Corona Australis (The southern crown)

Constellation Corona AustralisCorona Australis is a southern constellation that was cataloged by 2nd century astronomer Ptolemy, and remains among the 88 modern constellations. This horseshoe-shaped constellation lies about as far south as, and adjacent to the crook of Scorpius’ tail, and just beneath the teapot asterism of Sagittarius. Because of its far southern location in the celestial sphere, it barely rises above the southern horizon before setting again. Corona Australis reaches its highest nightfall ascension in September.

This constellation provides the foreground stars for a portion of the Milky Way pointing in a direction near the center of our galaxy. The most notable object in this region is the Corona Australis Molecular Cloud, a large and dark molecular cloud with many embedded reflection nebulae. There are many other telescopically interesting objects in this constellation to include star-forming regions with proto-stars, galaxies, and variable stars.
http://en.wikipedia.org/wiki/Corona_Australis

IAU Corona Australis chart, IAU and Sky & Telescope magazine (Roger Sinnott and Rick Fienberg), June 5, 2011.
IAU Corona Australis chart, IAU and Sky & Telescope magazine (Roger Sinnott and Rick Fienberg), June 5, 2011.

© James R. Johnson, 2014.
jim@jrjohnson.net

Centaurus (The centaur)

Constellation CentaurusCentaurus is a large, bright southern constellation that is among the 48 constellations cataloged by 2nd century astronomer Ptolemy. Because it is located so far south on the celestial sphere, it rises only partially above the horizon at a 40-degree north location. It reaches its highest nightfall ascension in May. This constellation has the distinction of hosting our nearest stellar neighbor, the Alpha Centauri system. Located just over four light years away, this system consists of three components: Alpha Centauri A, B and C. Alpha Centauri C is also known as Proxima, which is actually the nearest of the three component stars, and the only one that cannot be seen with the unaided eye.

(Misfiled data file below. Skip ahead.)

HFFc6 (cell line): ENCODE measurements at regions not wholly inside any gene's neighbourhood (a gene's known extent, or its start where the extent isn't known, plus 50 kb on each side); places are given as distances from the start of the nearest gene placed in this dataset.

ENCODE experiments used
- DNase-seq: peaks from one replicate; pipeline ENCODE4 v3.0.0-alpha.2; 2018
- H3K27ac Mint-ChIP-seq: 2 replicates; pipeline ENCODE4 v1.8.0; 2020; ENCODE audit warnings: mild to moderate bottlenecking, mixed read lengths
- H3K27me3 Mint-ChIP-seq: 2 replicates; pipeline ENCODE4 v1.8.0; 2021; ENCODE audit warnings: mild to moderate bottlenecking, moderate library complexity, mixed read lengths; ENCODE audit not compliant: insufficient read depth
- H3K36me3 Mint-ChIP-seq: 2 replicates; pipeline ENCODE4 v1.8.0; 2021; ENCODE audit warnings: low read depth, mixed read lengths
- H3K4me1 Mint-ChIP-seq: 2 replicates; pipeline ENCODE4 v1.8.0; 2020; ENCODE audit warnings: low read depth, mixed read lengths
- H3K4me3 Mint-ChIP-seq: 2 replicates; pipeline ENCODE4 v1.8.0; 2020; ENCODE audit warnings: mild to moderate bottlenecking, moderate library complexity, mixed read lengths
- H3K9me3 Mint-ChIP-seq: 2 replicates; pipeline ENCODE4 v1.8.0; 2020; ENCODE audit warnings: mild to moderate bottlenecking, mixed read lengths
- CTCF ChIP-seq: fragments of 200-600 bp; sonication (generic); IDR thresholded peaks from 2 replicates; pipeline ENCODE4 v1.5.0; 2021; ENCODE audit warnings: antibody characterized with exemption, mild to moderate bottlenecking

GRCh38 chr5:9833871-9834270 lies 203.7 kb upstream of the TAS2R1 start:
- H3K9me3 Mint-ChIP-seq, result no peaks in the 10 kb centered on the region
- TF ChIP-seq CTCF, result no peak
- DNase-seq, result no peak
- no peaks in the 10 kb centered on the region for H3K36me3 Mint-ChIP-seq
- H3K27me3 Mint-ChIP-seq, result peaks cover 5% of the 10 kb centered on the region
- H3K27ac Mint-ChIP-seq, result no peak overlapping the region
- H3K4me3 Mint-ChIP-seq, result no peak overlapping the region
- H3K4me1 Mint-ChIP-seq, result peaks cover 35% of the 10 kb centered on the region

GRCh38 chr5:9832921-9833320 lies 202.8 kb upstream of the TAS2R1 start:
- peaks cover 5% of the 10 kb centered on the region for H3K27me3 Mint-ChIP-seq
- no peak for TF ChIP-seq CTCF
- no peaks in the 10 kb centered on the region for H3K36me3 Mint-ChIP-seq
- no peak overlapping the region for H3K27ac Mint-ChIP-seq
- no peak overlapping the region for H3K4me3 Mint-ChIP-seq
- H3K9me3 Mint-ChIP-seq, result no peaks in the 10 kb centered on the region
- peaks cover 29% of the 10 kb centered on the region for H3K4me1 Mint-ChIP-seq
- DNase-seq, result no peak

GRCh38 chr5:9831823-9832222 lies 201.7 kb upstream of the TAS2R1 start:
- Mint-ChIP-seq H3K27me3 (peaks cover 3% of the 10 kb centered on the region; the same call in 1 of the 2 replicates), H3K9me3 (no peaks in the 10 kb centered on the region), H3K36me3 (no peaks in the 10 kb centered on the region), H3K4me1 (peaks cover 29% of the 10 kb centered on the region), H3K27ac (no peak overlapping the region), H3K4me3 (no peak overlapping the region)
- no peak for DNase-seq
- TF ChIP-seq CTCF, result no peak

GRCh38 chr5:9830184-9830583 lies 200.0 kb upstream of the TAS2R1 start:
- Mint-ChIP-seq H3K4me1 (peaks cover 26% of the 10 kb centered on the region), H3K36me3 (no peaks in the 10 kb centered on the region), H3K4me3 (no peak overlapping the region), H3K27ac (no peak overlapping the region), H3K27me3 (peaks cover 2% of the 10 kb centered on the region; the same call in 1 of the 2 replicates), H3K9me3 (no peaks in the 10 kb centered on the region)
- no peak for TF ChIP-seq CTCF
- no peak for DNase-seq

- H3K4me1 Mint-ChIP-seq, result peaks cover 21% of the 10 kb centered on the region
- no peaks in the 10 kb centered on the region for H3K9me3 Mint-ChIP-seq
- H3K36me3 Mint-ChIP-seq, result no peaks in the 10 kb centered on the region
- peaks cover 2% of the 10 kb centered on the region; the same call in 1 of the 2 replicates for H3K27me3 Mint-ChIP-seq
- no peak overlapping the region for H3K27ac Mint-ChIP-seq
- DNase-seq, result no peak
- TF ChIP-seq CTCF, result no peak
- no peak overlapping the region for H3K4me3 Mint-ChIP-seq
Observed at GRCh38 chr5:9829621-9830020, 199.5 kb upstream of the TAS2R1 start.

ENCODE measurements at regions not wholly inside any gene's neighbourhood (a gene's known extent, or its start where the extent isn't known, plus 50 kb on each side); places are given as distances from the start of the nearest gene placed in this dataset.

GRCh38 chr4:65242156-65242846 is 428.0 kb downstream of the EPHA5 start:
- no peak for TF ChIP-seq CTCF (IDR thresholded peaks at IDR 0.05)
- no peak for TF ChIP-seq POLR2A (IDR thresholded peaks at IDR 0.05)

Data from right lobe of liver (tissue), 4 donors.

http://en.wikipedia.org/wiki/Centaurus

IAU Centaurus chart, IAU and Sky & Telescope magazine (Rober Sinnott and Rick Fienberg), June 4, 2011.
IAU Centaurus chart, IAU and Sky & Telescope magazine (Rober Sinnott and Rick Fienberg), June 4, 2011.

© James R. Johnson, 2014.
jim@jrjohnson.net

Ara (The altar)

Constellatiion AraAra, the altar, is a southern constellation that is so far south as to never rise above the horizon for viewers at 40-degrees north latitude. It is included in this collection to complete the descriptions of the 48 constellations cataloged by 2nd century astronomer Ptolemy. For those traveling south, to say Florida or farther, look for Ara to reach its highest nightfall ascension in July. It is located just beneath the crook of Scorpius’ tail.
http://en.wikipedia.org/wiki/Ara_(constellation)

IAU Ara chart, IAU and Sky & Telescope magazine (Roger Sonnott & Rick Fienberg), June 4, 2011.
IAU Ara chart, IAU and Sky & Telescope magazine (Roger Sinnott & Rick Fienberg), June 4, 2011.

© James R. Johnson, 2014.